4 I hate to equate beautiful jewelry with French fries or even fast food at all, but its exactly the same concept. You should be designing with the YES I d like fries with that mentality. Think about pieces that you can design in the low end price range of your collection that can easily be added onto an order. The Up-Sell or the add-on pieces are those that you can suggestive sell. Hey are also the perfect gift pieces in Your price point. Remember these concepts run throughout designing any sort or collection, regardless of your top price-point is $100 or $100,000. Your up-sell item well be relative to your brand. The Up-Sell item is usually fairly inexpensive for YOUR price-point. It can be added on to increase the sale and usually your clients don t even think twice about it. When I was wholesaling my collection, I had a very simple up-sell item as part of my core collection and almost every buyer purchased it. It was just a simple earring style that matched well with just about any of the necklace designs I had in the collection. They sold like Hot-Cakes and were an easy way for my buyers to build orders with their clients. When making design choices, you should consider these categories as percentages in the make-up of your collection. Remember, at a minimum each of your collections should have different designs or exclusive of color options. A good rule of thumb: 20-25% of your line should be Statement Pieces (High Price Point) 45-50% of your line should be Gateway Pieces (Mid Price Point) 25-35% of your line should be Up-Sell Pieces (Low Price Point) The percentages can also be used when building your pricing structure. First, determine your range (a costume jeweler will obviously have a different pricing range than a fine jeweler) and then integrate the category percentages. The Pitfalls of Adding Pieces to a Collection Adding to an existing collection that is successful can be a great way to capture new sales. However, be aware of the possibility of overwhelming your customer and cannibalizing your business. You do not want to do that. Here s an example of what I mean.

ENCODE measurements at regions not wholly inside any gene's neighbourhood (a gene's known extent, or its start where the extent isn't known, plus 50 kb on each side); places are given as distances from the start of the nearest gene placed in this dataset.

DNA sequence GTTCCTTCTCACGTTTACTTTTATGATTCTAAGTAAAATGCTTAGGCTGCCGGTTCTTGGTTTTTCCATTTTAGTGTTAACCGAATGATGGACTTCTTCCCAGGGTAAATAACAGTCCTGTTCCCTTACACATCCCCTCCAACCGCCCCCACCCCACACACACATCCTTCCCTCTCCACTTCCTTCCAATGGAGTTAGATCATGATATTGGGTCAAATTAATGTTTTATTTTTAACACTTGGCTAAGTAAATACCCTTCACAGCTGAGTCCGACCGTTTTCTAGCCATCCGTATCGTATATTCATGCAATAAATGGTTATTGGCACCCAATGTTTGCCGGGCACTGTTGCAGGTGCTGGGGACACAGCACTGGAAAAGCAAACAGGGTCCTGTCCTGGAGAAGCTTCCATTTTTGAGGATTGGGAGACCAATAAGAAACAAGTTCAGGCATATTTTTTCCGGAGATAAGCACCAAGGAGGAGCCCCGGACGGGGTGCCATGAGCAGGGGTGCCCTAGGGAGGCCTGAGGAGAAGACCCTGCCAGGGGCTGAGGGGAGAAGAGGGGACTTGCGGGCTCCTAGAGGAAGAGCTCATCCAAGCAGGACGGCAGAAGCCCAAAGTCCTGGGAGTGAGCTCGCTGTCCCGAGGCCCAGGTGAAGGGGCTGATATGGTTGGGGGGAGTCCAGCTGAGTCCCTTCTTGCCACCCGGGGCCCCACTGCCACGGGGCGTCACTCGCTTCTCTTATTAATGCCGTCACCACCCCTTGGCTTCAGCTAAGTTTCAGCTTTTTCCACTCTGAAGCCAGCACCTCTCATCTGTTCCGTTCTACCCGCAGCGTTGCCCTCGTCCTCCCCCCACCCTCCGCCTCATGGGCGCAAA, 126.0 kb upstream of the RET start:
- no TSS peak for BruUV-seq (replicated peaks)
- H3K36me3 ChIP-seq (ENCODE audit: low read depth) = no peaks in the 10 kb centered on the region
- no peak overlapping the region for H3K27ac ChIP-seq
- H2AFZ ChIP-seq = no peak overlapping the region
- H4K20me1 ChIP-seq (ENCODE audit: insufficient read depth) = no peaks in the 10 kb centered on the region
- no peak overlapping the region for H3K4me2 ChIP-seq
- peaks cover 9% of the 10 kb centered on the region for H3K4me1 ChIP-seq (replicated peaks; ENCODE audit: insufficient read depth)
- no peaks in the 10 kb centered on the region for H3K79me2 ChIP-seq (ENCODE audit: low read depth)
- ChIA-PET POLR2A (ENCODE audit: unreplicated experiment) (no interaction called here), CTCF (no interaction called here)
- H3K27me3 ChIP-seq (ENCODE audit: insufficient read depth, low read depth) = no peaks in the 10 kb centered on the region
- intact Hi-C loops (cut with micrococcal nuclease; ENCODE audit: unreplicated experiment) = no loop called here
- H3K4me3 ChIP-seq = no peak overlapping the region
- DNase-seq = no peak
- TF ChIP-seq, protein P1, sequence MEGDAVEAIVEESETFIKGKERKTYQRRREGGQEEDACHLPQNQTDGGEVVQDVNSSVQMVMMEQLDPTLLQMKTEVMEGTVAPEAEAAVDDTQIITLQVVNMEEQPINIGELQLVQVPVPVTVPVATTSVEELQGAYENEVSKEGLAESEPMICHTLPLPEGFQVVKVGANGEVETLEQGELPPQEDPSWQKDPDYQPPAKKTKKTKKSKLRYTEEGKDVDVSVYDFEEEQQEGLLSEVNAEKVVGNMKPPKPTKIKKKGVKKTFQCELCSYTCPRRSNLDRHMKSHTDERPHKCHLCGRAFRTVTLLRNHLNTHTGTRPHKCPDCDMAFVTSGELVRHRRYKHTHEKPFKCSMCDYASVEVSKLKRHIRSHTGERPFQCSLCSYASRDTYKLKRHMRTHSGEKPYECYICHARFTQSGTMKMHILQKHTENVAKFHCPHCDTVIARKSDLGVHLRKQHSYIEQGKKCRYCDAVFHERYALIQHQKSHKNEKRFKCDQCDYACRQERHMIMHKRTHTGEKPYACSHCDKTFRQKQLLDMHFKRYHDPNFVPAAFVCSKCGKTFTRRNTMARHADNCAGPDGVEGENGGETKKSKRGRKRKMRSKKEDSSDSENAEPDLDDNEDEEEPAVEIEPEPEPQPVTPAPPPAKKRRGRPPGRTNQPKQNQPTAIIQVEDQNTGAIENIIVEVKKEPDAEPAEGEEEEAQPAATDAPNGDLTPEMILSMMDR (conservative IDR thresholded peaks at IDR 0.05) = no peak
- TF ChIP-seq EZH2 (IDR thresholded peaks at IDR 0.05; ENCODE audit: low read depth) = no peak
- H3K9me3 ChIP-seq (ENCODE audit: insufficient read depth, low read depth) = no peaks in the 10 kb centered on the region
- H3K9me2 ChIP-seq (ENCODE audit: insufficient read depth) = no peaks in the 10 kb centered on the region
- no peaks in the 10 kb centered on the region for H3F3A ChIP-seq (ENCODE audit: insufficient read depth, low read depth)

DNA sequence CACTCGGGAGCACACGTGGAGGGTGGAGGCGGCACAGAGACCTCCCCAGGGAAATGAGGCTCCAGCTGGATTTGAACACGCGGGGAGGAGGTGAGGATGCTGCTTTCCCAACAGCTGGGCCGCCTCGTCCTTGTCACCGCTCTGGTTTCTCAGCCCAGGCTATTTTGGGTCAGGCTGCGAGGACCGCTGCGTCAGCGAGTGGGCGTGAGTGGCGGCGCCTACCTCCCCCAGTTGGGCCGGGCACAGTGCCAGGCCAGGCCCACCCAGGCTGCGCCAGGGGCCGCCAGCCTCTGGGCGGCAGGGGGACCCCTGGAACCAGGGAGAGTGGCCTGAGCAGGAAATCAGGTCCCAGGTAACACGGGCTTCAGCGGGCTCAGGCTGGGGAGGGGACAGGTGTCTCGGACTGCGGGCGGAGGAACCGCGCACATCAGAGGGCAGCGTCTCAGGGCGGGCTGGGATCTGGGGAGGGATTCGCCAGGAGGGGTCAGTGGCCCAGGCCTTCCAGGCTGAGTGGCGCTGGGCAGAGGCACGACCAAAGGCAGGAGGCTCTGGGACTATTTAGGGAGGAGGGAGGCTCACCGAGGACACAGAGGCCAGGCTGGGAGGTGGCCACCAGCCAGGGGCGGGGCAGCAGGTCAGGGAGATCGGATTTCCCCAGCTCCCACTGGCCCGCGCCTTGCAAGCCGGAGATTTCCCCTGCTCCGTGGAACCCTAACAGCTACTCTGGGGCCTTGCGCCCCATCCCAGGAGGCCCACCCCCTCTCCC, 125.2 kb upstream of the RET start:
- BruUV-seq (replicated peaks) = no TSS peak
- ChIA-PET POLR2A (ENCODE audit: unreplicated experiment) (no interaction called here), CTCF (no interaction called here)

5 A company Robin had worked with had very successful collections within their line. The designer got super excited with one collection that was blowing sales out of the water. She decided to take the top sellers within this collection and add 10 new very similar styles. The new pieces sold OK, but took away sales from the existing tops sellers. Adding 1 or 2 more styles (in both silver and gold) in the collection would have been perfect to help increase sales rather than adding too many which just diluted sales all together. ************************************************************************** Identifying and Owning Your Signature Style Defining your signature style is a very important starting point to creating collections that sell. Your signature style is what will put you on the map as a designer. We are going to describe some general categories below that capture different types of designers in a moment. However there is one word that really speaks to me about creating a signature style: and that is innovation! Innovation There are so many jewelry designers out there these days, it s completely insane! But we want to say this again...there is room for all of us. Adding on that, these days, just about everything has been done. For thousands of years artisans and designers have been sourcing inspiration from an amalgam of elements. And certainly you are too! You stand out as a designer because of your ability to interpret something in a new, fresh and cohesive way. It may also include coming up with a proprietary technique or design aesthetic. I wanted to cover a few designers who are truly pushing the innovation boundaries with their design aesthetic. Polly Wales I have been obsessed with Polly Wales for the last year. Not only is her work fascinatingly beautiful, but she has developed a branded technique with her stones cast in place signature style.